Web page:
Ted
Add pictures here
<% if( /^image/.test(type) ){ %>
<% } %>
<%-name%>
Add image file
Upload
- Ted Mittelstaedt wrote:

When looking at houses, my wife and I went with a good friend that has a pretty varied history in construction. Between us, we were able to spot a lot of issues just during the initial walk-throughs. Even so, when we found a house and made an offer, we still brought in an inspector. It's at least another set of eyes without bias about the property.
Like Ted, I wanted to find a home inspector independent from my agent. I really liked my agent and would work with him again, but I wanted someone that only had to answer to me. Instead of the yellow pages, I turned to friends that had owned their homes for a couple years or more. If there were any issues the inspection missed, this gave a decent window for problems to be revealed.
At least for me, this strategy paid off. My inspector was thorough, happy to answer questions in the moment and listen to my input, and was honest about the problems that were easy fixes and those that were larger. His report was professional, and I think it had an impact on the purchase price. I honestly don't know if a similar list from us would have netted the same result.
Mark _____________________________ Mark Cato snipped-for-privacy@andrew.cmu.edu
Add pictures here
<% if( /^image/.test(type) ){ %>
<% } %>
<%-name%>
Add image file
Upload
I understand that many of the people who post in this group have had a negative experience with a home inspector in the past. My intent was to provide a point of view from someone that cares about the quality of service they provide, that does appreciate the fact that a client has paid hard earned money for that service and should expect their money's worth, and holds the client's best interests and wellbeing in the highest regards.
Some may read the original post and laugh with disdane because of their own personal experience, but I created the thread to share my genuine point of view as a home inspector. I may have been incorrect to think that it would be received (even partially) in a positive manner. Never the less, there are excellent home inspectors out there that are a credit to the profession and serve their clients well.
All I can do is wish all of you the best in the future. The quality of inspector I decribed in the original post is exactly what potential home buyers should expect and demand. And I can assure you that there are inspectors out there that live up to and exceed those standards. I wish you all the best in the future.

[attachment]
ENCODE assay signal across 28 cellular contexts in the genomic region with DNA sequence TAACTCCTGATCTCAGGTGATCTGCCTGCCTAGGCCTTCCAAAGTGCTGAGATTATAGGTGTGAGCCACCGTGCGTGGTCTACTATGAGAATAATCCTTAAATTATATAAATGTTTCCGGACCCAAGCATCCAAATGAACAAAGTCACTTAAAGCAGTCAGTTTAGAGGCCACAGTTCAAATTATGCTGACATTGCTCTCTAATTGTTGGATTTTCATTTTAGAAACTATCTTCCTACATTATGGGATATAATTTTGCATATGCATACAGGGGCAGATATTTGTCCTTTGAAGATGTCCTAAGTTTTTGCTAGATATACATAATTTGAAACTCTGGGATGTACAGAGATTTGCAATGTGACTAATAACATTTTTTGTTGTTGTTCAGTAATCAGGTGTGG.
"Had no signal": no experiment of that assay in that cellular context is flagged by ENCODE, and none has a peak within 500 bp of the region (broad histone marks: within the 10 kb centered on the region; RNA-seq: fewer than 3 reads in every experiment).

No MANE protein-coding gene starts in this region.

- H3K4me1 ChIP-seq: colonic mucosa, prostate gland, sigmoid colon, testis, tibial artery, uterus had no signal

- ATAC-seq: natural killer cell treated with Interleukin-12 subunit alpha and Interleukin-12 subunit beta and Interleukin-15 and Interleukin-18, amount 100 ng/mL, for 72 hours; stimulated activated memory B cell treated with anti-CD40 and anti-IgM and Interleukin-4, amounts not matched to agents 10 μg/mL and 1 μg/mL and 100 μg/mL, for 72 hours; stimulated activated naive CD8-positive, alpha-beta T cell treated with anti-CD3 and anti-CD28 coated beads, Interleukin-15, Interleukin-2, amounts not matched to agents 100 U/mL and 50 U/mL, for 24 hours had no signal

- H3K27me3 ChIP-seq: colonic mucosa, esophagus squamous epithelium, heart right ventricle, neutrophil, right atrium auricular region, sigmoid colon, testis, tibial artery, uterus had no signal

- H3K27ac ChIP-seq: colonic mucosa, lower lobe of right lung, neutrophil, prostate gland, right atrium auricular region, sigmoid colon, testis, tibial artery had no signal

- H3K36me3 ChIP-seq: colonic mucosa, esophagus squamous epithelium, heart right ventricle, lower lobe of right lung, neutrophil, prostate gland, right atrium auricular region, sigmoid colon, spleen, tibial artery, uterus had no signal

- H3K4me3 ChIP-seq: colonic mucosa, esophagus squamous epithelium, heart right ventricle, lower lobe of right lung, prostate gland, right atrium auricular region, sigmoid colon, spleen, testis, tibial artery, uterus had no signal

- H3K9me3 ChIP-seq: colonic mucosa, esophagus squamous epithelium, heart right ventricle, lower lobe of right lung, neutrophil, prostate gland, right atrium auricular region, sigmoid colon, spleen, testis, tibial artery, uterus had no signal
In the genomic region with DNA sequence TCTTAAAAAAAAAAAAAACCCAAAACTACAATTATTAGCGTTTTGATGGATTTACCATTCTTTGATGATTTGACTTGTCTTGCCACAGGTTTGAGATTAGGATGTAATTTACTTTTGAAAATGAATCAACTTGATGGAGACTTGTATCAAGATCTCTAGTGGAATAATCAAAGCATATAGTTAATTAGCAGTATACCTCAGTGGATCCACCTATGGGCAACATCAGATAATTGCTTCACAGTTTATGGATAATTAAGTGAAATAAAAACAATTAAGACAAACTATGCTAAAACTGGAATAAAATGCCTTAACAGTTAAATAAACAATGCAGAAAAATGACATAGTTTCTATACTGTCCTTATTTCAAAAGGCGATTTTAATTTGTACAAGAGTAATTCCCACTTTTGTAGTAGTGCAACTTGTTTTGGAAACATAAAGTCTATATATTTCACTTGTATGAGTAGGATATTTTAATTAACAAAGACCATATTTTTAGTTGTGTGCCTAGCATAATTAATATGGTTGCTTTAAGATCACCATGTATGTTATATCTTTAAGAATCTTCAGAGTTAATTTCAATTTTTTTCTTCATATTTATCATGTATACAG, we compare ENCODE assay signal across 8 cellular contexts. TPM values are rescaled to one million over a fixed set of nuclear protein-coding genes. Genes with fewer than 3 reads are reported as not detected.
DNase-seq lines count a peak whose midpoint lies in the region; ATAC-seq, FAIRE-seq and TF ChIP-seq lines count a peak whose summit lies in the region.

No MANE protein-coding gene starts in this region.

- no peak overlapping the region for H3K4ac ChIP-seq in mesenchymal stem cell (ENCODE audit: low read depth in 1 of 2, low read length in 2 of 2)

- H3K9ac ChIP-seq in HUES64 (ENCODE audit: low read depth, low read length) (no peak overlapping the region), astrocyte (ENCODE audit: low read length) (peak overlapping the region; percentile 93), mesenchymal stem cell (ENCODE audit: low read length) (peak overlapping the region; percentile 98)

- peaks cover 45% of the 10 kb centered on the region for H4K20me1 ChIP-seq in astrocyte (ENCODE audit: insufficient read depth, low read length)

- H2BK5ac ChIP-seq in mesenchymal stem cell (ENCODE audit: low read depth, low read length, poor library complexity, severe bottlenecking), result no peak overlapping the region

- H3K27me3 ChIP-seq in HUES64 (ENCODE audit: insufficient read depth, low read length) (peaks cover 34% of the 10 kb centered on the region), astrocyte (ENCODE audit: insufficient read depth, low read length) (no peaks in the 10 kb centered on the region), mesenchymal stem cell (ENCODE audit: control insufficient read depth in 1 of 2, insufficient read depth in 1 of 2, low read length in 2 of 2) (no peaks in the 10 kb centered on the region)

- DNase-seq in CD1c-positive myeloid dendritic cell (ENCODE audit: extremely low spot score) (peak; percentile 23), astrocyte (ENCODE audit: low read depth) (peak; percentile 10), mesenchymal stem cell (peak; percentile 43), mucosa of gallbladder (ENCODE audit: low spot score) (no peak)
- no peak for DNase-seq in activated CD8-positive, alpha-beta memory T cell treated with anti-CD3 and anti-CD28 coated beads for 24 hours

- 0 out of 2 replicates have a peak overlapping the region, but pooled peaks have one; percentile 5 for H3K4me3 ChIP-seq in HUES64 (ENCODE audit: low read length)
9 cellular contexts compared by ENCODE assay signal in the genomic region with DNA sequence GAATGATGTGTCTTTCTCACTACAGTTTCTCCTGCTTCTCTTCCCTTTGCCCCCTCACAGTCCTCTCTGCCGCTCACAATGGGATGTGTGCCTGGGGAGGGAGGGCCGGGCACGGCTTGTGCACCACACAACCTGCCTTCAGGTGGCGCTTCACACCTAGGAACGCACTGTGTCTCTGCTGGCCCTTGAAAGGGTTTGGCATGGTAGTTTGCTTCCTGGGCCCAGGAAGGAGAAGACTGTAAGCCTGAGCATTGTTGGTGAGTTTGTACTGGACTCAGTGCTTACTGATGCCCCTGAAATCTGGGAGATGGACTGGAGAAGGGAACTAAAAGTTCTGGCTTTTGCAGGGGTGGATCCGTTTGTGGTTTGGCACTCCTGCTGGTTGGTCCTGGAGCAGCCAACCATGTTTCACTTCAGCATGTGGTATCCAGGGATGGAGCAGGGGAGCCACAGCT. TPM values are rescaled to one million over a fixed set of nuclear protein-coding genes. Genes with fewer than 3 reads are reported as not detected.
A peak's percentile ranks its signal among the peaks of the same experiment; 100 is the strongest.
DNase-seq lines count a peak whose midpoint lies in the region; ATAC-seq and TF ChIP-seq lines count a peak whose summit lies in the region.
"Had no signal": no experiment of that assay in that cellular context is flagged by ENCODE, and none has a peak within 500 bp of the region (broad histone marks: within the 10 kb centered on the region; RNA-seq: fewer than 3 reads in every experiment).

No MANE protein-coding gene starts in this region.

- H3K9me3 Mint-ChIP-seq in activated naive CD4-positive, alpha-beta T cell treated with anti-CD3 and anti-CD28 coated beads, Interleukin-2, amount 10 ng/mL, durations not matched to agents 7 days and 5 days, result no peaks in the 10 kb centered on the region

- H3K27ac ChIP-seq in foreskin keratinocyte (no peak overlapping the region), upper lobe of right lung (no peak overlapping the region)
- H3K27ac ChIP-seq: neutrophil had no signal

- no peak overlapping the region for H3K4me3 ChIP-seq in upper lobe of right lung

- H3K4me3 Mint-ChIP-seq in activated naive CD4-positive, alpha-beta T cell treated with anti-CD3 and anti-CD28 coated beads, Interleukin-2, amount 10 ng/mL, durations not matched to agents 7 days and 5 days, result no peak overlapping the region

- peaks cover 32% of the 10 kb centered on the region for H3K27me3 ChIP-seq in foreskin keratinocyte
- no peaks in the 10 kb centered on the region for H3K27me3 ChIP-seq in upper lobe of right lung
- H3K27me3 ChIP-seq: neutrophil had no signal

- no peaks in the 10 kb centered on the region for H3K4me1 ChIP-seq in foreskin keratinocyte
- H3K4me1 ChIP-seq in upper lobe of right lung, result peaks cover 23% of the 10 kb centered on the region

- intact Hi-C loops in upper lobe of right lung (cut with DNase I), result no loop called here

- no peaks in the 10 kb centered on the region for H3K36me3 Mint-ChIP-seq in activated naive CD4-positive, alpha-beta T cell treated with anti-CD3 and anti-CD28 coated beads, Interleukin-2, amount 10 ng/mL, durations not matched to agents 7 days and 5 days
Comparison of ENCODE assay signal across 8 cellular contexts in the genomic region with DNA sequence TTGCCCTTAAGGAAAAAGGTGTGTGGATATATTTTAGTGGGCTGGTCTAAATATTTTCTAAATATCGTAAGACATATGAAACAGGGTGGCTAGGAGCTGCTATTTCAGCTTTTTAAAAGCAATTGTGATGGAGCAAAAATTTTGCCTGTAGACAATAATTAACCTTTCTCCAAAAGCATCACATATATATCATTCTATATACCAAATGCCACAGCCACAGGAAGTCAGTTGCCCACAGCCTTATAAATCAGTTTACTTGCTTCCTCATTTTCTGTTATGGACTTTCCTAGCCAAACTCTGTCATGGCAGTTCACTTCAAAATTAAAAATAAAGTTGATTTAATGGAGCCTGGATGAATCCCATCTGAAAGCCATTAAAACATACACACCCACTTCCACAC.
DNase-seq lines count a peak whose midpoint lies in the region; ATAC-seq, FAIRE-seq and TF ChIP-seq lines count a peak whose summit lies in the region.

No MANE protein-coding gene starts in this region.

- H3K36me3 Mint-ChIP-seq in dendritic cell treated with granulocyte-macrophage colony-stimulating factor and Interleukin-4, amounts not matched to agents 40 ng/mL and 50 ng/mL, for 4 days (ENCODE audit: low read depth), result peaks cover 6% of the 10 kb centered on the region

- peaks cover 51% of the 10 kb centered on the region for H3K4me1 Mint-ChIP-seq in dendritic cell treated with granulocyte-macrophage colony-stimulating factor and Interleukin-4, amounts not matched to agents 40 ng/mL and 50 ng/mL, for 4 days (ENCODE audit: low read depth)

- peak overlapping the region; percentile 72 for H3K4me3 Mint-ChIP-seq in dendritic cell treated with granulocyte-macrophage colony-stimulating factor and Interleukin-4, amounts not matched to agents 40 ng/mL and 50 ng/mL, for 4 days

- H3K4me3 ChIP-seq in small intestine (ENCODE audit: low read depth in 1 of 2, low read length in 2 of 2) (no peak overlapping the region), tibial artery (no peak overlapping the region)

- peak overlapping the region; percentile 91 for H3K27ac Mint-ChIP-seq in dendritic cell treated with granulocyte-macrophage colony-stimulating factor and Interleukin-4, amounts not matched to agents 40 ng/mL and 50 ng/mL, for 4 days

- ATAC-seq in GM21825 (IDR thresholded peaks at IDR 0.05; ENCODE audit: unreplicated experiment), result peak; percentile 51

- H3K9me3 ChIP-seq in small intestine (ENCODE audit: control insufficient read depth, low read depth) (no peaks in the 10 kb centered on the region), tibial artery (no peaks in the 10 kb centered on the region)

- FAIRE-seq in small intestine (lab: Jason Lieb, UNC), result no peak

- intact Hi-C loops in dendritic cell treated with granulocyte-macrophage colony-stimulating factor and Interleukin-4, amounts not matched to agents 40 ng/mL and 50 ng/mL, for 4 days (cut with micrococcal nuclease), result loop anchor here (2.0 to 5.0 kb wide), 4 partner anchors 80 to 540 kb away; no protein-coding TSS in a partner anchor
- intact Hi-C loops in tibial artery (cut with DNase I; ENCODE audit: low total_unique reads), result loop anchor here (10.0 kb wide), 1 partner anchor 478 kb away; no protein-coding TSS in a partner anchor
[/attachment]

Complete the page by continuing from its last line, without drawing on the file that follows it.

Add pictures here
<% if( /^image/.test(type) ){ %>
<% } %>
<%-name%>
Add image file
Upload
I understand that many of the people who post in this group have had a negative experience with a home inspector in the past. My intent was to provide a point of view from someone that cares about the quality of
service they provide, that does appreciate the fact that a client has paid hard earned money for that service and should expect their money's
worth, and holds the client's best interests and wellbeing in the highest regards.
Some may read the original post and laugh with disdane because of their
own personal experience, but I created the thread to share my genuine point of view as a home inspector. I may have been incorrect to think that it would be received (even partially) in a positive manner. Never
the less, there are excellent home inspectors out there that are a credit to the profession and serve their clients well.
All I can do is wish all of you the best in the future. The quality of
inspector I decribed in the original post is exactly what potential home buyers should expect and demand. And I can assure you that there are inspectors out there that live up to and exceed those standards. Take care all.
Add pictures here
<% if( /^image/.test(type) ){ %>
<% } %>
<%-name%>
Add image file
Upload
Oh my experience as a seller sucked, but I would use a inspector as a buyer, hopefully the inspector wouldnt miss anything big, and I have a good bit of experience myself.
the inspector around here have one purpose to run the price down. as a buyer thats grand.
as a seller it sucks.
too bad all inspectors arent honest upstanding people.
I would love 60 minutes to do a investigational report.
have 5 home inspectors inspect the same home, and compare the findings.
do the home inspectors here feel such a report would be a good thing?
Add pictures here
<% if( /^image/.test(type) ){ %>
<% } %>
<%-name%>
Add image file
Upload

Site Timeline

Related Threads

    HomeOwnersHub.com is a website for homeowners and building and maintenance pros. It is not affiliated with any of the manufacturers or service providers discussed here. All logos and trade names are the property of their respective owners.